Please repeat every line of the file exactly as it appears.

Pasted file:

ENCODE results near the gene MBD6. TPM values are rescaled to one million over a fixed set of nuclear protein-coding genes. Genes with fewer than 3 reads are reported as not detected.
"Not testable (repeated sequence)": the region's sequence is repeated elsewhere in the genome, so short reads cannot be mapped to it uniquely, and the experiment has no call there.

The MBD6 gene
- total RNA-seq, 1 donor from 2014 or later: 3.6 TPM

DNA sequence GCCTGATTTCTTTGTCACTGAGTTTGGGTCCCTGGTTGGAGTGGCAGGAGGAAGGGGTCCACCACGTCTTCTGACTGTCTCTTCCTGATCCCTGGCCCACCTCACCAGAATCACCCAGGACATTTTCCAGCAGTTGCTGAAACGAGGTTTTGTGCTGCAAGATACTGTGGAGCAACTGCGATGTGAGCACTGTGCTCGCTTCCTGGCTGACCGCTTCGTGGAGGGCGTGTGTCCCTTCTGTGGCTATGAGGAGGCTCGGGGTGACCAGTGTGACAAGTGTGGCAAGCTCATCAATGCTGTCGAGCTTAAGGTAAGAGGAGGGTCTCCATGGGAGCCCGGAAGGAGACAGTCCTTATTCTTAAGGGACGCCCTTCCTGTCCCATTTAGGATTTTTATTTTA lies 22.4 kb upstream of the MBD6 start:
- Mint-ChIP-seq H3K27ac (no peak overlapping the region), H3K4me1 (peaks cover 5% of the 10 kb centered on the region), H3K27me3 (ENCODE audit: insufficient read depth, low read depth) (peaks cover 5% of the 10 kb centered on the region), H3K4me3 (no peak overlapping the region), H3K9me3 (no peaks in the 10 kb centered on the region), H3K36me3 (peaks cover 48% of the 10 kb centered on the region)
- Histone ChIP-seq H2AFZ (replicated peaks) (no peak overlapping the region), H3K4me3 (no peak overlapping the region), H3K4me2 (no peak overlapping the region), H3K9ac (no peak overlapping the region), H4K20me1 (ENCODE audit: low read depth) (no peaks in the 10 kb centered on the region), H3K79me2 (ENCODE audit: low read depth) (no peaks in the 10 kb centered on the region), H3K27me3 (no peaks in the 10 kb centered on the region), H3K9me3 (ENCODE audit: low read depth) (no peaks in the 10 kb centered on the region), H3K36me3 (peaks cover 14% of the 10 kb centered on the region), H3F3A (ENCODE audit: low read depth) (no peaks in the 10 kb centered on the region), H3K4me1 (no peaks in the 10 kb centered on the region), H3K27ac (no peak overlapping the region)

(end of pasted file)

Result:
ENCODE results near the gene MBD6. TPM values are rescaled to one million over a fixed set of nuclear protein-coding genes. Genes with fewer than 3 reads are reported as not detected.
"Not testable (repeated sequence)": the region's sequence is repeated elsewhere in the genome, so short reads cannot be mapped to it uniquely, and the experiment has no call there.

The MBD6 gene
- total RNA-seq, 1 donor from 2014 or later: 3.6 TPM

DNA sequence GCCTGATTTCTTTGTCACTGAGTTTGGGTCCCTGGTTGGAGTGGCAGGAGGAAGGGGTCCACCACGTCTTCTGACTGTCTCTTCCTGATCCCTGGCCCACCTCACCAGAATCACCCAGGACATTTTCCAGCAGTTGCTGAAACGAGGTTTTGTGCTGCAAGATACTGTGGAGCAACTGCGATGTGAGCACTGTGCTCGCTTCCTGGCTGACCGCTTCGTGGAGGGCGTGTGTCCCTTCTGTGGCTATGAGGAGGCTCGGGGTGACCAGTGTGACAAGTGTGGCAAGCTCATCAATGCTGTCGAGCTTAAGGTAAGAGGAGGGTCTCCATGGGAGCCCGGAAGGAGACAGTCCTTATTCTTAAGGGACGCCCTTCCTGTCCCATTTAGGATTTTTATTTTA lies 22.4 kb upstream of the MBD6 start:
- Mint-ChIP-seq H3K27ac (no peak overlapping the region), H3K4me1 (peaks cover 5% of the 10 kb centered on the region), H3K27me3 (ENCODE audit: insufficient read depth, low read depth) (peaks cover 5% of the 10 kb centered on the region), H3K4me3 (no peak overlapping the region), H3K9me3 (no peaks in the 10 kb centered on the region), H3K36me3 (peaks cover 48% of the 10 kb centered on the region)
- Histone ChIP-seq H2AFZ (replicated peaks) (no peak overlapping the region), H3K4me3 (no peak overlapping the region), H3K4me2 (no peak overlapping the region), H3K9ac (no peak overlapping the region), H4K20me1 (ENCODE audit: low read depth) (no peaks in the 10 kb centered on the region), H3K79me2 (ENCODE audit: low read depth) (no peaks in the 10 kb centered on the region), H3K27me3 (no peaks in the 10 kb centered on the region), H3K9me3 (ENCODE audit: low read depth) (no peaks in the 10 kb centered on the region), H3K36me3 (peaks cover 14% of the 10 kb centered on the region), H3F3A (ENCODE audit: low read depth) (no peaks in the 10 kb centered on the region), H3K4me1 (no peaks in the 10 kb centered on the region), H3K27ac (no peak overlapping the region)